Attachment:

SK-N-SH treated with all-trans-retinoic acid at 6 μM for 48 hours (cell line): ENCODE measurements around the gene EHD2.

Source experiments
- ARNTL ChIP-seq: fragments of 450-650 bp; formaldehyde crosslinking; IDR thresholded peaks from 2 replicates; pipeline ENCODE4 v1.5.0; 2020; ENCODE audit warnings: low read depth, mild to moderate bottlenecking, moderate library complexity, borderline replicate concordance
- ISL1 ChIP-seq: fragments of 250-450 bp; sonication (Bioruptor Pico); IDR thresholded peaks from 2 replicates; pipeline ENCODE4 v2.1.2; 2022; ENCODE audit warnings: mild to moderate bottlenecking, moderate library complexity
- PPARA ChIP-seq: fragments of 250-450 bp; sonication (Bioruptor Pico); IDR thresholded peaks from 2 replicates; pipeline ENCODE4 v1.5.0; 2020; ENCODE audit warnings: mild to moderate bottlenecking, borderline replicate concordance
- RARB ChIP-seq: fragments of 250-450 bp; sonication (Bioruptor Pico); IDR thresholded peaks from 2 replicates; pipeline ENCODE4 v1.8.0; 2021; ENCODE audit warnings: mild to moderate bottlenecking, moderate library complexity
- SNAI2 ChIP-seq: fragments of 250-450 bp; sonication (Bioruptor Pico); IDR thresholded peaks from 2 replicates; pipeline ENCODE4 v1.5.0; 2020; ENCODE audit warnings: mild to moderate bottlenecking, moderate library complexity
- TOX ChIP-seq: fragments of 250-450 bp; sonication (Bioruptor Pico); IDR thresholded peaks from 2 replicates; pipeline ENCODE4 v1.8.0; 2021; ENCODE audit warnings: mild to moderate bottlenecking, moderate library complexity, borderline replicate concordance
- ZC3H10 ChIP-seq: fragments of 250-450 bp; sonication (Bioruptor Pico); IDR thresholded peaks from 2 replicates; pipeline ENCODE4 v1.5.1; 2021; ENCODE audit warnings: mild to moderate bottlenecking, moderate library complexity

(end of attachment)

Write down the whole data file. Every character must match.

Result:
SK-N-SH treated with all-trans-retinoic acid at 6 μM for 48 hours (cell line): ENCODE measurements around the gene EHD2.

Source experiments
- ARNTL ChIP-seq: fragments of 450-650 bp; formaldehyde crosslinking; IDR thresholded peaks from 2 replicates; pipeline ENCODE4 v1.5.0; 2020; ENCODE audit warnings: low read depth, mild to moderate bottlenecking, moderate library complexity, borderline replicate concordance
- ISL1 ChIP-seq: fragments of 250-450 bp; sonication (Bioruptor Pico); IDR thresholded peaks from 2 replicates; pipeline ENCODE4 v2.1.2; 2022; ENCODE audit warnings: mild to moderate bottlenecking, moderate library complexity
- PPARA ChIP-seq: fragments of 250-450 bp; sonication (Bioruptor Pico); IDR thresholded peaks from 2 replicates; pipeline ENCODE4 v1.5.0; 2020; ENCODE audit warnings: mild to moderate bottlenecking, borderline replicate concordance
- RARB ChIP-seq: fragments of 250-450 bp; sonication (Bioruptor Pico); IDR thresholded peaks from 2 replicates; pipeline ENCODE4 v1.8.0; 2021; ENCODE audit warnings: mild to moderate bottlenecking, moderate library complexity
- SNAI2 ChIP-seq: fragments of 250-450 bp; sonication (Bioruptor Pico); IDR thresholded peaks from 2 replicates; pipeline ENCODE4 v1.5.0; 2020; ENCODE audit warnings: mild to moderate bottlenecking, moderate library complexity
- TOX ChIP-seq: fragments of 250-450 bp; sonication (Bioruptor Pico); IDR thresholded peaks from 2 replicates; pipeline ENCODE4 v1.8.0; 2021; ENCODE audit warnings: mild to moderate bottlenecking, moderate library complexity, borderline replicate concordance
- ZC3H10 ChIP-seq: fragments of 250-450 bp; sonication (Bioruptor Pico); IDR thresholded peaks from 2 replicates; pipeline ENCODE4 v1.5.1; 2021; ENCODE audit warnings: mild to moderate bottlenecking, moderate library complexity